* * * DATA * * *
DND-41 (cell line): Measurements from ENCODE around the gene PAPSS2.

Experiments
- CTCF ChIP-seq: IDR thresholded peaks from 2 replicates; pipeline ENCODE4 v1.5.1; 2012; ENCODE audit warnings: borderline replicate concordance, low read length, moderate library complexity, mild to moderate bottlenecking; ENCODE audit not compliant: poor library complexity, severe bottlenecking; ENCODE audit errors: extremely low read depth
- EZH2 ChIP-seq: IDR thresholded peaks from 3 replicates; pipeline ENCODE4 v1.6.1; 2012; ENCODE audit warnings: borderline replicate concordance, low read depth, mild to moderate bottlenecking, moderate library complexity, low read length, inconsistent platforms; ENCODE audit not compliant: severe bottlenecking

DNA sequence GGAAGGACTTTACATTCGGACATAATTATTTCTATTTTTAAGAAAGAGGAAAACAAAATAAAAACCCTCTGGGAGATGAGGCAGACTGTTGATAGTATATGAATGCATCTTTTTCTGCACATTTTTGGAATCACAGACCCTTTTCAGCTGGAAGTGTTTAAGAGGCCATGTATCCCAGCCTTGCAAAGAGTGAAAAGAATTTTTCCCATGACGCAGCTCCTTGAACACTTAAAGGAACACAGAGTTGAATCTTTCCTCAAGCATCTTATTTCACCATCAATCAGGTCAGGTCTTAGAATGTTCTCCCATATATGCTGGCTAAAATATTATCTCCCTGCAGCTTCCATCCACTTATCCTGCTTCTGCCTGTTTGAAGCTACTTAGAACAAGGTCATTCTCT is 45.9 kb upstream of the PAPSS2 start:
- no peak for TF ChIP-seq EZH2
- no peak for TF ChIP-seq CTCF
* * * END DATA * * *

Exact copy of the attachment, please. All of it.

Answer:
DND-41 (cell line): Measurements from ENCODE around the gene PAPSS2.

Experiments
- CTCF ChIP-seq: IDR thresholded peaks from 2 replicates; pipeline ENCODE4 v1.5.1; 2012; ENCODE audit warnings: borderline replicate concordance, low read length, moderate library complexity, mild to moderate bottlenecking; ENCODE audit not compliant: poor library complexity, severe bottlenecking; ENCODE audit errors: extremely low read depth
- EZH2 ChIP-seq: IDR thresholded peaks from 3 replicates; pipeline ENCODE4 v1.6.1; 2012; ENCODE audit warnings: borderline replicate concordance, low read depth, mild to moderate bottlenecking, moderate library complexity, low read length, inconsistent platforms; ENCODE audit not compliant: severe bottlenecking

DNA sequence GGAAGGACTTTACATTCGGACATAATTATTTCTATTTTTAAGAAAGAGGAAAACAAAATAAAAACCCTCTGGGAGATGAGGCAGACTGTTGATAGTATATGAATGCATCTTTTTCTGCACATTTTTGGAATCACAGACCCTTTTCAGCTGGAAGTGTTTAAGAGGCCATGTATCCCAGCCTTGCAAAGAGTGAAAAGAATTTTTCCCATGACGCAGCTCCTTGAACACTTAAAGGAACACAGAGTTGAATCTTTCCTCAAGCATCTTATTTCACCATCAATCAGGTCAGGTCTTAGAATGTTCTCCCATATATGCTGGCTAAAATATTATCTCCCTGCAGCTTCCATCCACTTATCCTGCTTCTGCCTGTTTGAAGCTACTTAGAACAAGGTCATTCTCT is 45.9 kb upstream of the PAPSS2 start:
- no peak for TF ChIP-seq EZH2
- no peak for TF ChIP-seq CTCF